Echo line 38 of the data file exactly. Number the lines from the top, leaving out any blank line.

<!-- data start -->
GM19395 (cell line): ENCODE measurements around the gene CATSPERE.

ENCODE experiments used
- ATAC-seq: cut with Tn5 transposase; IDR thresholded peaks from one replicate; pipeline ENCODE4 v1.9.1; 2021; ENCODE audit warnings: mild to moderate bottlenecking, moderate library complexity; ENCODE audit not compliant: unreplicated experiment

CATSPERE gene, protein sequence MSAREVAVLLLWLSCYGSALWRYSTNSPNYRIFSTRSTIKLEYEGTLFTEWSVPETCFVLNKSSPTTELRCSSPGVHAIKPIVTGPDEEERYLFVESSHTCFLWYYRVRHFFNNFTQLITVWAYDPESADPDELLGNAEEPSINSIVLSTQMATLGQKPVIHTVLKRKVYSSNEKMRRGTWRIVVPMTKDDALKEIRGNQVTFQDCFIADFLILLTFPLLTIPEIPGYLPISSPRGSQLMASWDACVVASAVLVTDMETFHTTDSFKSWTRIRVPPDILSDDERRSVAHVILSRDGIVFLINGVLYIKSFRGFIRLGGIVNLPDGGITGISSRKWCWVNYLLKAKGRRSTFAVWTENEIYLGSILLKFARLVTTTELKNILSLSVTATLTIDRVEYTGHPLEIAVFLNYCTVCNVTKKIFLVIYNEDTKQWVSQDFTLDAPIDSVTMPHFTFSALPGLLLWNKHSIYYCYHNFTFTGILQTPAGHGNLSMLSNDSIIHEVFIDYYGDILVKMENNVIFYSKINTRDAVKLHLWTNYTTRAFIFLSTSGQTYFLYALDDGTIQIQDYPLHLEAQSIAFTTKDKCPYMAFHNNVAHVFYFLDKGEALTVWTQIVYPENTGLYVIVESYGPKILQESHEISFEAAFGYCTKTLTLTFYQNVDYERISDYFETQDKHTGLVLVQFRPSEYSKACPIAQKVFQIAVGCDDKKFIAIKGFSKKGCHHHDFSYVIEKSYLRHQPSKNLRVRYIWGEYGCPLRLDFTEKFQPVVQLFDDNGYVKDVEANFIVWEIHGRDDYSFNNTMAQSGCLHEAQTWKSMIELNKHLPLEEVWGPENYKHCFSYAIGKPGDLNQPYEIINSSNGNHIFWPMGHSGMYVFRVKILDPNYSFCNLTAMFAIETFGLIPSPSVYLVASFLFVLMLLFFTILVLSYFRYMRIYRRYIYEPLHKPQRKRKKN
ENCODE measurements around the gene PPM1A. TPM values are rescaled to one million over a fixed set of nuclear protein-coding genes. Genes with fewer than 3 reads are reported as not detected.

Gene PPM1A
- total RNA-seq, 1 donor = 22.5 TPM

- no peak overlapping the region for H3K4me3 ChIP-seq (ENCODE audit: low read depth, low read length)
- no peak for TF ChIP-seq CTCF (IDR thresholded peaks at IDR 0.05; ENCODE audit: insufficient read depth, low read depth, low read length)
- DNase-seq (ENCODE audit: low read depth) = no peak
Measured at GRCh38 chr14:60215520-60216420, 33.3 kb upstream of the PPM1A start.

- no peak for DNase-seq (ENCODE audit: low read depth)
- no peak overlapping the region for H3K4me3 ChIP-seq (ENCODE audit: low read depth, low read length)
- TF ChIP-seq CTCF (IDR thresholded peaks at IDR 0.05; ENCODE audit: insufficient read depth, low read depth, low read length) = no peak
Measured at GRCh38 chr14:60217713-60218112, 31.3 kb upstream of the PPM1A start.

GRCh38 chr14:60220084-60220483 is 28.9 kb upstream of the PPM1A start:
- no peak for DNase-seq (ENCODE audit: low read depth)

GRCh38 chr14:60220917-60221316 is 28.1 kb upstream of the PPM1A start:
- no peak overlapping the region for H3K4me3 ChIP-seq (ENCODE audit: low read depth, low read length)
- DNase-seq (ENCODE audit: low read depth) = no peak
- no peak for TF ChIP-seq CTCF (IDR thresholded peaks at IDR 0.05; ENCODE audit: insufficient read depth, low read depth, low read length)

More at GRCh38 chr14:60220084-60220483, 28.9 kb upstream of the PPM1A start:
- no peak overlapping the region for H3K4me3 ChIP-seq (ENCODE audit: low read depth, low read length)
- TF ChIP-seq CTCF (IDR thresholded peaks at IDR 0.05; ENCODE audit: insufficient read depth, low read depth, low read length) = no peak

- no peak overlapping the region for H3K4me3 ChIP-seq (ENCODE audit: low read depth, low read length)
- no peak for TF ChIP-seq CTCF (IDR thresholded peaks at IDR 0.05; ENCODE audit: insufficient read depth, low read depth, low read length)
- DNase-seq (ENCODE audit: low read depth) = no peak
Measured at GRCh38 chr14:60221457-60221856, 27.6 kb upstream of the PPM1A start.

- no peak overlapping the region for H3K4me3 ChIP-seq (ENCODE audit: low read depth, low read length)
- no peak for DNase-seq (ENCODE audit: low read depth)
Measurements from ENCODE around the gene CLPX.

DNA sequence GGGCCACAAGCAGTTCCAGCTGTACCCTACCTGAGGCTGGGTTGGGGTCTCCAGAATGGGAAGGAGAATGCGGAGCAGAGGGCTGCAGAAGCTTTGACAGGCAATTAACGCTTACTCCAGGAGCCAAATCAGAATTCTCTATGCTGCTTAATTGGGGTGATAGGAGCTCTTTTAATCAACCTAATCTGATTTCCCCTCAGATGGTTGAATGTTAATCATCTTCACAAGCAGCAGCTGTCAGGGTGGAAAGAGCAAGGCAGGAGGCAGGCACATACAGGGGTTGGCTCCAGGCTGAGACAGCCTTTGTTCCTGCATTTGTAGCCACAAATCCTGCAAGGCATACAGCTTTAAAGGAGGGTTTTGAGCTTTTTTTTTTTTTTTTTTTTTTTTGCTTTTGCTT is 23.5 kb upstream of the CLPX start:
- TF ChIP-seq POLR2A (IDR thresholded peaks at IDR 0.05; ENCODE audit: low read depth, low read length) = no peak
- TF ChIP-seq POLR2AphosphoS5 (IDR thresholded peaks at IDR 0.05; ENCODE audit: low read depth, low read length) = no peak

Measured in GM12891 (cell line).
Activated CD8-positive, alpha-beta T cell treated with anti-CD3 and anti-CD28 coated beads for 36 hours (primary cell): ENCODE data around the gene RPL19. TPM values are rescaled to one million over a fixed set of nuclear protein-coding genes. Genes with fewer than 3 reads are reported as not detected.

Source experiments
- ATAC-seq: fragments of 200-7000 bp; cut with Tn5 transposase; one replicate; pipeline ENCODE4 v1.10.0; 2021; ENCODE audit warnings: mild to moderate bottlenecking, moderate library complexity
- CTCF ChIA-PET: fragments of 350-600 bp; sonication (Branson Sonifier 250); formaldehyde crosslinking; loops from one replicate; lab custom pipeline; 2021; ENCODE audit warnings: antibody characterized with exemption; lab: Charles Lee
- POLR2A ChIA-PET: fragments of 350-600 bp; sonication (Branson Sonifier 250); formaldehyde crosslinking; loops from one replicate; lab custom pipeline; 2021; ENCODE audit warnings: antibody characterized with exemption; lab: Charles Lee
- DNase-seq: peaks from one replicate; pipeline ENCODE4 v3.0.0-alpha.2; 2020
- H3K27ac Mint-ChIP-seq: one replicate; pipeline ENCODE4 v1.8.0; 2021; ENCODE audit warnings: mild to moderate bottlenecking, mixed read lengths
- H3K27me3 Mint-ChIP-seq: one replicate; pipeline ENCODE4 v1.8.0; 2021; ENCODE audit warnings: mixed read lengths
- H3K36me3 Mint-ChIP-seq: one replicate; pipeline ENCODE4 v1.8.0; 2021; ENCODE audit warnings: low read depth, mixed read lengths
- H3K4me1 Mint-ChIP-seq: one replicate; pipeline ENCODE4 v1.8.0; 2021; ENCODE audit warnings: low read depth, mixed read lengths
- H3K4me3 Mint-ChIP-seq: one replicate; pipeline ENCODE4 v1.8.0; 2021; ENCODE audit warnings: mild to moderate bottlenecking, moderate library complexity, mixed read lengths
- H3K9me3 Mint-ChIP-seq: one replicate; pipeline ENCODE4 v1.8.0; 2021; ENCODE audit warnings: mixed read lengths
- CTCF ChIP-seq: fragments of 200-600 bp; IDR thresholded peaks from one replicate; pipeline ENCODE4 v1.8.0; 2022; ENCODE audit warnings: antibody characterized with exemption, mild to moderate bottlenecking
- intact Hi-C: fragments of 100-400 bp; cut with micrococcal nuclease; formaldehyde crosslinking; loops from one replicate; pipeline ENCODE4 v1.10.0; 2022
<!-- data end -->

- ATAC-seq: fragments of 200-7000 bp; cut with Tn5 transposase; one replicate; pipeline ENCODE4 v1.10.0; 2021; ENCODE audit warnings: mild to moderate bottlenecking, moderate library complexity